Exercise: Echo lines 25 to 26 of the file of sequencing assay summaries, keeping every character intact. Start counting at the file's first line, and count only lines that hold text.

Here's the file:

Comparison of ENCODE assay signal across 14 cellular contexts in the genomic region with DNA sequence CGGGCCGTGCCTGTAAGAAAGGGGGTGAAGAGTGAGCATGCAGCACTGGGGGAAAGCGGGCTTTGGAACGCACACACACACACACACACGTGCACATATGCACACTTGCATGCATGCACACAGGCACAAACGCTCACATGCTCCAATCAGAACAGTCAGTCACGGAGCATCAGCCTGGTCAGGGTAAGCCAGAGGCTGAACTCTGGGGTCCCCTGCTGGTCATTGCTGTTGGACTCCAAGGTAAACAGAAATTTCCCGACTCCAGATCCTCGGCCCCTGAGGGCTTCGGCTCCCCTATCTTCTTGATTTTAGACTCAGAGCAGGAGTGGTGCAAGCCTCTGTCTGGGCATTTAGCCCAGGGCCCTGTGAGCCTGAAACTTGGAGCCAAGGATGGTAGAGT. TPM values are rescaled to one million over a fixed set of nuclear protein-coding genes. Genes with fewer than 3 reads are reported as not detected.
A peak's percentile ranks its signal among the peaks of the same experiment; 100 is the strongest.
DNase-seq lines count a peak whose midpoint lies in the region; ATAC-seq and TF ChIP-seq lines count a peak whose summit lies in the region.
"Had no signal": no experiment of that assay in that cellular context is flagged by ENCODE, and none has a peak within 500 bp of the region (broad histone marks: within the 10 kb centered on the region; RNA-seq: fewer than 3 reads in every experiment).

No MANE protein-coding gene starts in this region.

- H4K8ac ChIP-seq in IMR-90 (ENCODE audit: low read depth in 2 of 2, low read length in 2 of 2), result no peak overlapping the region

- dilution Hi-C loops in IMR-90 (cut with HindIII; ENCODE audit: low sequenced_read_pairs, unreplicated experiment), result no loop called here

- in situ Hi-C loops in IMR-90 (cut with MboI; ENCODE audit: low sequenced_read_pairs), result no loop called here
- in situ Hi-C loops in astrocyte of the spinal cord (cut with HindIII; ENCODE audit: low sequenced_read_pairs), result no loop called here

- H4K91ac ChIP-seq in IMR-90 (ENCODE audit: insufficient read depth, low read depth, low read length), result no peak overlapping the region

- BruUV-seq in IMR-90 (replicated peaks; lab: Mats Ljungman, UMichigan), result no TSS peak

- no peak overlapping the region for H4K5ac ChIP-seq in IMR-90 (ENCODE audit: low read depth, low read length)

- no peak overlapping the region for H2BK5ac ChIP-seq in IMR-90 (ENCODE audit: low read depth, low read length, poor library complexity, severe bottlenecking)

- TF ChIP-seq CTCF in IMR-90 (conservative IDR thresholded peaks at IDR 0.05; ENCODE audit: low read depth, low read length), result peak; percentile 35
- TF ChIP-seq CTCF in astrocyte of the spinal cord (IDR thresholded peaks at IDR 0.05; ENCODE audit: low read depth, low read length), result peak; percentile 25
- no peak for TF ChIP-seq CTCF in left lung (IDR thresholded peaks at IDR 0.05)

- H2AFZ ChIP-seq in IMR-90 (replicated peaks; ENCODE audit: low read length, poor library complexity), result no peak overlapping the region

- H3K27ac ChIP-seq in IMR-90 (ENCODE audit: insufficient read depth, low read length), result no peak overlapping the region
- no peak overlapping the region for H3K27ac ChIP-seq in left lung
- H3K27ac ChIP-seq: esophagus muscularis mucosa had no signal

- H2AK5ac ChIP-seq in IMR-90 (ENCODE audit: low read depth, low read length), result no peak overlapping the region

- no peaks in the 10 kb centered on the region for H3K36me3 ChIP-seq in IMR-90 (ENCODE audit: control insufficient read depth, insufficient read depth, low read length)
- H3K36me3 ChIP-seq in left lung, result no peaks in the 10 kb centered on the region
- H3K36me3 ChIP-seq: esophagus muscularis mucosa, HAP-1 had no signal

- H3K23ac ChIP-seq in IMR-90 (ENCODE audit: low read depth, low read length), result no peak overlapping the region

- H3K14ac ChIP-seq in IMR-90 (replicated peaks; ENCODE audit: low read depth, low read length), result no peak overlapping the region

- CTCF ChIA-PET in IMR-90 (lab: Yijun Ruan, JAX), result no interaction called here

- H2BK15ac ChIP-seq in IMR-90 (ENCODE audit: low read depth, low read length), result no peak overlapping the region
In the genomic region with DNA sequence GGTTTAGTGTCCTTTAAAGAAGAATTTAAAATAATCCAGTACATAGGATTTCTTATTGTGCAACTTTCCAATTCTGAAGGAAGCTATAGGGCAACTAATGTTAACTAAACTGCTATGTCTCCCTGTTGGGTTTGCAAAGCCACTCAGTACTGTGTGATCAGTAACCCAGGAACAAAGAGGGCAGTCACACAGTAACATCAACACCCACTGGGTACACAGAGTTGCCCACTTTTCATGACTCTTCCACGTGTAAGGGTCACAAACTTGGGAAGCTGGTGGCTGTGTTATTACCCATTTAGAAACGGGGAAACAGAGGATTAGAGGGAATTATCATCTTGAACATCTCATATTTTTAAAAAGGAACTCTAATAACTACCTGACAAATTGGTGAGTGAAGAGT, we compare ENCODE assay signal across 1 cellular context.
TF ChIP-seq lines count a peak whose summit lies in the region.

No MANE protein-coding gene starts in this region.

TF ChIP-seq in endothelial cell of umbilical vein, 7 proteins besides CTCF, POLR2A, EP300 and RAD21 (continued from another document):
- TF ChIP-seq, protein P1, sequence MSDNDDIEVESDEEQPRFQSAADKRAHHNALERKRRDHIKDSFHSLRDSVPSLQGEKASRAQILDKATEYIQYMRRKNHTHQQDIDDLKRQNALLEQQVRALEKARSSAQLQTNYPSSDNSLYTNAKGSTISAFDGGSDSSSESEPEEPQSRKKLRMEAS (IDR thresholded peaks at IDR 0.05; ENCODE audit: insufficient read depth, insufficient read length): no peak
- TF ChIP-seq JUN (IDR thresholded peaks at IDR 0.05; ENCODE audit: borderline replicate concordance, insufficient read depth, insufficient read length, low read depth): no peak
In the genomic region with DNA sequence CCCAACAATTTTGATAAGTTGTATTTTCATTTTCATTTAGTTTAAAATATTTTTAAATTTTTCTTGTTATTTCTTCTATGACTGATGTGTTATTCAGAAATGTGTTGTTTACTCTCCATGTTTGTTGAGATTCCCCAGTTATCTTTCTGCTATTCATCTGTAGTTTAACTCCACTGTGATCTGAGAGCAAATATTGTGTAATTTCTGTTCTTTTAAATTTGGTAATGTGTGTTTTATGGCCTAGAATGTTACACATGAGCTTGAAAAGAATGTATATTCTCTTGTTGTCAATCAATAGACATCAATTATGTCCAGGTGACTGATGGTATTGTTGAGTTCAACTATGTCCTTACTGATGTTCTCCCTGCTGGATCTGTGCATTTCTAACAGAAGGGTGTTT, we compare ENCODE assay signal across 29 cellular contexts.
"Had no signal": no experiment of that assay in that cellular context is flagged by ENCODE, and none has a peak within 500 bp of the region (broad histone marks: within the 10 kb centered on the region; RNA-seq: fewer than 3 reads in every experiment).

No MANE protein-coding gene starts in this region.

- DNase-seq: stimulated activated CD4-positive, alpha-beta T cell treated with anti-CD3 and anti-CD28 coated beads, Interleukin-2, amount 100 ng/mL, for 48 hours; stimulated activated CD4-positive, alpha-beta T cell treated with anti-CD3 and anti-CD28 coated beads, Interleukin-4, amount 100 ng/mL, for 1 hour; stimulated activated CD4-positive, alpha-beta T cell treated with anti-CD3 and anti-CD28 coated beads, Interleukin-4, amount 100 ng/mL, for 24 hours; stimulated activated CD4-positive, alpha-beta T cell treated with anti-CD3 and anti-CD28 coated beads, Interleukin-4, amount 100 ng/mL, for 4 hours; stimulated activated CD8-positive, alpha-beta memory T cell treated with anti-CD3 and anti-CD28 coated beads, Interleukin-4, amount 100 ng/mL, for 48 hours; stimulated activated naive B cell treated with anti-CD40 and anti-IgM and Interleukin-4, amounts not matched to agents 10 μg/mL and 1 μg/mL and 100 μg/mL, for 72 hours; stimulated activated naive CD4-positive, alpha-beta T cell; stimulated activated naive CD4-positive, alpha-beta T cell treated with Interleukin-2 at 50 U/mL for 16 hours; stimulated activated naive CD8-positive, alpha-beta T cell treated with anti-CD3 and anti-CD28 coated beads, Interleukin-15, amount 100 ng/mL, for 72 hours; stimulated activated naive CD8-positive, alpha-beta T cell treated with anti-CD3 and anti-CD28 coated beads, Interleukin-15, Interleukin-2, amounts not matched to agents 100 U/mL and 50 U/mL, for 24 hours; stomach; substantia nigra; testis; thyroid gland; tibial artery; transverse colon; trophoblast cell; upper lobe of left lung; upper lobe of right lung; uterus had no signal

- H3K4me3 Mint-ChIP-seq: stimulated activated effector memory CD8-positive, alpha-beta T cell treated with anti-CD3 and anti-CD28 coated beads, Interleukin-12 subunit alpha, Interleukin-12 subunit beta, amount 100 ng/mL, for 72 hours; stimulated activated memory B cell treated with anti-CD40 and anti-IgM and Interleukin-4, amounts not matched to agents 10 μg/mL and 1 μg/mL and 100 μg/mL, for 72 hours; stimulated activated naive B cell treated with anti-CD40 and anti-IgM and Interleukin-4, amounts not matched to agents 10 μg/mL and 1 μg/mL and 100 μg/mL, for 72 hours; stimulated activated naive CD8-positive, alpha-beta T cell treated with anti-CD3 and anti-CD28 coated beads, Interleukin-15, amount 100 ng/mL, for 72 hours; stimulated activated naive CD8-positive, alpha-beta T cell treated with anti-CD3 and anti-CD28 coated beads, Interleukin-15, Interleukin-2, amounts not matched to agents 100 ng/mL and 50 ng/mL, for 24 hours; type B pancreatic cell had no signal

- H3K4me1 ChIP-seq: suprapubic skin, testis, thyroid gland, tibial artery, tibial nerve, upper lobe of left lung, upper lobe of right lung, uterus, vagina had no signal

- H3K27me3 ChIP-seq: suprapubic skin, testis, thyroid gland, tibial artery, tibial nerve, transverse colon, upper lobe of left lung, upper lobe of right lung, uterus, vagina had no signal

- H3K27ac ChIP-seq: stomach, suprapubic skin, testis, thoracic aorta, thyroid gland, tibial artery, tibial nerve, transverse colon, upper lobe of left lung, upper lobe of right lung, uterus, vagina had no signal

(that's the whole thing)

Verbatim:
- H3K23ac ChIP-seq in IMR-90 (ENCODE audit: low read depth, low read length), result no peak overlapping the region

- H3K14ac ChIP-seq in IMR-90 (replicated peaks; ENCODE audit: low read depth, low read length), result no peak overlapping the region